I had to backtrack two hours’ driving to Morro Bay for whale-watching but found the village (10,000 people) more intriguing than shiny, prosperous Santa Barbara. I enjoyed SB (and got a haircut and pedicure and did laundry there) but Morro Bay is marked by a huge mysterious 23 million year old volcanic rock that dominates the skyline.

I loved humpbacked whale-watching. How amazing to be surrounded by them, smelling their exhaled breath (fishy!) and watching them surface then dive. Their dives leave a telltale flat pool — a flukeprint!

I didn’t expect to like Morro Bay as much as more chi-chi Santa Barbara but I liked it a lot…a working fishing village. I especially loved waking to the barking of harbor seals and the low constant tone of the foghorn.

During my true alone time — June 10 to 22 — I’ve enjoyed some good conversations along the way with strangers: a gay couple from my area of NY; a woman whose job it is to find and chase people distributing illegal hazardous material; a young college graduate in search of life advice and a pastor of a tiny congregation who planted his church 30 years ago. I love hearing people’s stories!

Churches that are enormous windowless industrial looking boxes.

I certainly knew California is known for produce and agriculture — but not for cattle ranches, many of which I’ve seen along this trip, some more than 100 years old. It feels very Old West in so many places.

I’m enjoying this break but I miss my bed and my routines and my husband.

Now down to my final five days, and headed to Pasadena and Los Angeles, where I’ll be meeting up with several friends I know through social media.

Onward!

Define “freedom”

By Caitlin Kelly

It’s been a month from hell for many Canadians — watching truckers clog the Ambassador Bridge and destroy normal life in the national capital for thousands more living in the city center. Not to mention an arson attempt — including locking shut the building’s front doors — on an Ottawa apartment building.

For those readers here who are not Canadian, this thuggish bullying behavior (still felt by First Nations and Inuit) has come as a tremendous shock to the system, in a country where we are socialized heavily to be polite, civil, calm. To discuss issues, not block millions of dollars of global trade because you feel like it.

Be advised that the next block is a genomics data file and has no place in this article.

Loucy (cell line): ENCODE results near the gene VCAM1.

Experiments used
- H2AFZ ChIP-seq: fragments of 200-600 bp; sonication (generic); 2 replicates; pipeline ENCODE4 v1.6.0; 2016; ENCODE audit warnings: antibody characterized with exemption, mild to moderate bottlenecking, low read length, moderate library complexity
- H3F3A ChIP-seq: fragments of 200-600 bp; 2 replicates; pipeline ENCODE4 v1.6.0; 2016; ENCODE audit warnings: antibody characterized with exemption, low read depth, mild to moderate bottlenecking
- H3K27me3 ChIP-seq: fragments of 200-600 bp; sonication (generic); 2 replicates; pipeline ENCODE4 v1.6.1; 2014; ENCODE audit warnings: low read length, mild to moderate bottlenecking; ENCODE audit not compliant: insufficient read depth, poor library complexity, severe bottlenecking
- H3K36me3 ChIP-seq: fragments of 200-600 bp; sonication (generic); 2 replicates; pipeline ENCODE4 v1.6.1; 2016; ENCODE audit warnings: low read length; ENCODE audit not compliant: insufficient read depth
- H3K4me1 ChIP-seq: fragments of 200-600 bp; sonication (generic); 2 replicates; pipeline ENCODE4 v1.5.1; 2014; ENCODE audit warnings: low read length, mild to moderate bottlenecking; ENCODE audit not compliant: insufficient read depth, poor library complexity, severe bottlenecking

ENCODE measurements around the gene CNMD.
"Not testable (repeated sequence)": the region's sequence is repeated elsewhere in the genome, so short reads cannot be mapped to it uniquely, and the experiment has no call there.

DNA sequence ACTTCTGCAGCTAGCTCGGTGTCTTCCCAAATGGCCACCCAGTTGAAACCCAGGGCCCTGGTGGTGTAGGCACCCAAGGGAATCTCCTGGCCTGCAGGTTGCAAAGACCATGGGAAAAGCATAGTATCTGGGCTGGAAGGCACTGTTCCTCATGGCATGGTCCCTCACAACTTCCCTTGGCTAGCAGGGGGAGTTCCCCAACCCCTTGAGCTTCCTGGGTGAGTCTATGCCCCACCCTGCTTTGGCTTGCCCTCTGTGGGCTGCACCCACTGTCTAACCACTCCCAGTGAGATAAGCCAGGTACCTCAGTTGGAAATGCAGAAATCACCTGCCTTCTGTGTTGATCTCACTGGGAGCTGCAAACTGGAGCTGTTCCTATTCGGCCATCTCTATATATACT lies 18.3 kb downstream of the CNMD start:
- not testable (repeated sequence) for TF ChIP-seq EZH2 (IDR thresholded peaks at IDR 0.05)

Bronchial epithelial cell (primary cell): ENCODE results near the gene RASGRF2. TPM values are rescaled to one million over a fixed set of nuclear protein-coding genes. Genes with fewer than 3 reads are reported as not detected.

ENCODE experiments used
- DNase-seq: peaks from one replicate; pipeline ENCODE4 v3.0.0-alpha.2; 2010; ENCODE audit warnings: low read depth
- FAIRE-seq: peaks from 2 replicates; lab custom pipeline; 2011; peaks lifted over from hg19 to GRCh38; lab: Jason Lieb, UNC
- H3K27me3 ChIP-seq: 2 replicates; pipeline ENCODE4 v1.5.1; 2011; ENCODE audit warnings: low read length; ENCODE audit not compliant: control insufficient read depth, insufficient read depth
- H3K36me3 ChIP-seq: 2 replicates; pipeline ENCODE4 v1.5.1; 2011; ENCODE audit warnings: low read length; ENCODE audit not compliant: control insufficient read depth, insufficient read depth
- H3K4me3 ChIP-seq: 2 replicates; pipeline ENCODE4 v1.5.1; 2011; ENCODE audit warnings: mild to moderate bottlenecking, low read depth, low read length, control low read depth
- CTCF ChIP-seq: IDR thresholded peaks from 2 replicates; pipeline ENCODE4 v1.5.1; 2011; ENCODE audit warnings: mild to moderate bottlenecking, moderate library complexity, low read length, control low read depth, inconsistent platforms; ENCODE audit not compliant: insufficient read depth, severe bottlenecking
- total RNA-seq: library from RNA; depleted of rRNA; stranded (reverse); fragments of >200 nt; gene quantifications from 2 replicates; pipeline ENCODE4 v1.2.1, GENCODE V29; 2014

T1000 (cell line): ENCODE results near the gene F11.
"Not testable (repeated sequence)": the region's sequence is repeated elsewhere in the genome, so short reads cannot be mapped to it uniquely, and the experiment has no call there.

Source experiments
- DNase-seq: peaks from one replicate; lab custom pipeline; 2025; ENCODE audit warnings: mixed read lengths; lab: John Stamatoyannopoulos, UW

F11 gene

It has really struck at the heart of what Canadians, at best, like to think of themselves — and I was born there and lived there ages five to 30. We are generally well-educated, thanks to much more affordable university than the U.S., and with a stronger system of public education. We are proud of being less aggressive and violent, not shooting one another daily, our children not subjected to “active shooter drills” in school.

So persistent aggression is simply…not what we’re used to.

The pandemic and Trump and the GOP and reams of disinformation and misinformation and about zero media literacy have added up to a new and toxic form of “freedom” — spitting and coughing viral load onto others for amusement; punching flight attendants in the face for daring to insist every passenger wear a mask; screaming abuse at retail clerks for asking shoppers to wear a mask. (Data point — the Canadian Olympic women’s hockey team at Beijing 2022 beat the Russians wearing masks.)

Freedom has become weaponized into others’ fantasy we owe them deference, obedience, admiration, when all they’re doing is having the sort of public tantrum any weary parent hopes will fade after toddlerhood.

I am also really fed up watching fellow journalists — often trying to do a TV stand-up out in public — being shoved, shouted at and insulted for doing their job.

It’s incredibly selfish for anyone refusing vaccination to suck up ICU and ER and OR skills when others are getting sicker and sicker or dying for lack of access to the care they need.

People who were mature enough to care for themselves and their neighbors.